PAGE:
Each buffer has a unique name, which is a string. Many of the functions that work on buffers accept either a buffer or a buffer name as an argument. Any argument called buffer-or-name is of this sort, and an error is signaled if it is neither a string nor a buffer. Any argument called buffer must be an actual buffer object, not a name.
Buffers that are ephemeral and generally uninteresting to the user
have names starting with a space, so that the
buffer-menu commands don’t mention them (but if such a buffer
visits a file, it is mentioned). A name starting with
space also initially disables recording undo information; see
This function returns the name of buffer as a string. buffer defaults to the current buffer.
nil, it means that buffer
has been killed. See Killing Buffers.
(buffer-name) ⇒ "buffers.texi"
(setq foo (get-buffer "temp")) ⇒ #<buffer temp>
(kill-buffer foo) ⇒ nil
(buffer-name foo) ⇒ nil
foo ⇒ #<killed buffer>
This function renames the current buffer to newname. An error is signaled if newname is not a string.
rename-buffer signals an error if newname is
already in use. However, if unique is non-
nil, it modifies
newname to make a name that is not in use. Interactively, you can
make unique non-
nil with a numeric prefix argument.
(This is how the command
rename-uniquely is implemented.)
This function returns the name actually given to the buffer.
This function returns the buffer specified by buffer-or-name.
If buffer-or-name is a string and there is no buffer with that
name, the value is
nil. If buffer-or-name is a buffer, it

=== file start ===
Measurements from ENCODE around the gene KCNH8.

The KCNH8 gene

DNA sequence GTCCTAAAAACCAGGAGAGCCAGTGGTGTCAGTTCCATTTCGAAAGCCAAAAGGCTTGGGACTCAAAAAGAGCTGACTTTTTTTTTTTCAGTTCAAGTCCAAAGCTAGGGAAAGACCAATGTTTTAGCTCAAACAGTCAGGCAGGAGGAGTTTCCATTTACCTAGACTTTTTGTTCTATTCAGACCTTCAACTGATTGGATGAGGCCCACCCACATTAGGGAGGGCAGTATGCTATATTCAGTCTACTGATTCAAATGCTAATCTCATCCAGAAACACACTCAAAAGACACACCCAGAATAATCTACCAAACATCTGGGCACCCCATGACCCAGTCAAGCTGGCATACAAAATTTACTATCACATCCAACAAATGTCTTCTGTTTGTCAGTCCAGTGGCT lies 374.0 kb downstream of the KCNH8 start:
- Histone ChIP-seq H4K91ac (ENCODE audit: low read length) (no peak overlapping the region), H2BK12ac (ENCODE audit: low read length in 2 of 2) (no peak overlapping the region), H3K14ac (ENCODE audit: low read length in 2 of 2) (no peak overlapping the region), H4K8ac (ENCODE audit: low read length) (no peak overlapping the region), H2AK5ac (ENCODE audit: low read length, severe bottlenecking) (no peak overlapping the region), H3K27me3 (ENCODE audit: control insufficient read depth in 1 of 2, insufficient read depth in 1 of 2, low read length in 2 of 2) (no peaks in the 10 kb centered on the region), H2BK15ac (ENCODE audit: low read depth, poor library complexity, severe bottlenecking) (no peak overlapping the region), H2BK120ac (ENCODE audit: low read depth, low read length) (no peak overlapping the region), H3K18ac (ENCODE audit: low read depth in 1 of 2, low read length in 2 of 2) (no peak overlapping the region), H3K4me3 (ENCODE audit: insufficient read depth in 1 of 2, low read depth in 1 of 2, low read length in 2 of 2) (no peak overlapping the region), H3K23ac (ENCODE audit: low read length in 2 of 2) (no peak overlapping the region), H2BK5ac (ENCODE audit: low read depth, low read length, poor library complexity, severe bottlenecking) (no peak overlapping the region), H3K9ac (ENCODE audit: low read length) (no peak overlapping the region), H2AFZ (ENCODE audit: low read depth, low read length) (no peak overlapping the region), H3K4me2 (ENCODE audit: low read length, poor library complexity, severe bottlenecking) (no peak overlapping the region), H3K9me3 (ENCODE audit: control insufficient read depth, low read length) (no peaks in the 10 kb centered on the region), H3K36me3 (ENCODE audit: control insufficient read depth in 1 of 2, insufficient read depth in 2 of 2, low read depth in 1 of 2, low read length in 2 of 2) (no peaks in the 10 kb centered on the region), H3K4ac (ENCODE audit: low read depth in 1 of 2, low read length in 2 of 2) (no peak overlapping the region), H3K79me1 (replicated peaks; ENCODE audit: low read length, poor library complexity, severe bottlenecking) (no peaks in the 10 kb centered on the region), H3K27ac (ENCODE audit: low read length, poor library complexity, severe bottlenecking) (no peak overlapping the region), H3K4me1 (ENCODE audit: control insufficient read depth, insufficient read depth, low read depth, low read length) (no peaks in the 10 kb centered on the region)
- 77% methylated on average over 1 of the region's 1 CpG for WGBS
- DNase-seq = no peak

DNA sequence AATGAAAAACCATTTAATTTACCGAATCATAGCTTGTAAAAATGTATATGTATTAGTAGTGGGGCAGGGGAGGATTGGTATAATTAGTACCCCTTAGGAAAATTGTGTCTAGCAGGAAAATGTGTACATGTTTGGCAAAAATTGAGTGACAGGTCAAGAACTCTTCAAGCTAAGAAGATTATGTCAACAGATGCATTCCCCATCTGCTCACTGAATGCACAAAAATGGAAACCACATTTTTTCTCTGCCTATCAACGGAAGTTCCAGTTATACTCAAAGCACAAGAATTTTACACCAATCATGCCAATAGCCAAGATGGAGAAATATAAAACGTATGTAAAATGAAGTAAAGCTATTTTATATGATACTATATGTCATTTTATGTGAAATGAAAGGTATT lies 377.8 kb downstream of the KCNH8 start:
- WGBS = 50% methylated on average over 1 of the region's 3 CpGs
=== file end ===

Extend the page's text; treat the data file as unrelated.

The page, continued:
is returned as given; that is not very useful, so the argument is usually
a name. For example:
(setq b (get-buffer "lewis")) ⇒ #<buffer lewis>
(get-buffer b) ⇒ #<buffer lewis>
(get-buffer "Frazzle-nots") ⇒ nil
See also the function
get-buffer-create in Creating Buffers.
This function returns a name that would be unique for a new buffer—but does not create the buffer. It starts with starting-name, and produces a name not currently in use for any buffer by appending a number inside of ‘<…>’. It starts at 2 and keeps incrementing the number until it is not the name of an existing buffer.
If the optional second argument ignore is non-
should be a string, a potential buffer name. It means to consider
that potential buffer acceptable, if it is tried, even it is the name
of an existing buffer (which would normally be rejected). Thus, if
buffers named ‘foo’, ‘foo<2>’, ‘foo<3>’ and
(generate-new-buffer-name "foo") ⇒ "foo<5>" (generate-new-buffer-name "foo" "foo<3>") ⇒ "foo<3>" (generate-new-buffer-name "foo" "foo<6>") ⇒ "foo<5>"
See the related function
generate-new-buffer in Creating Buffers.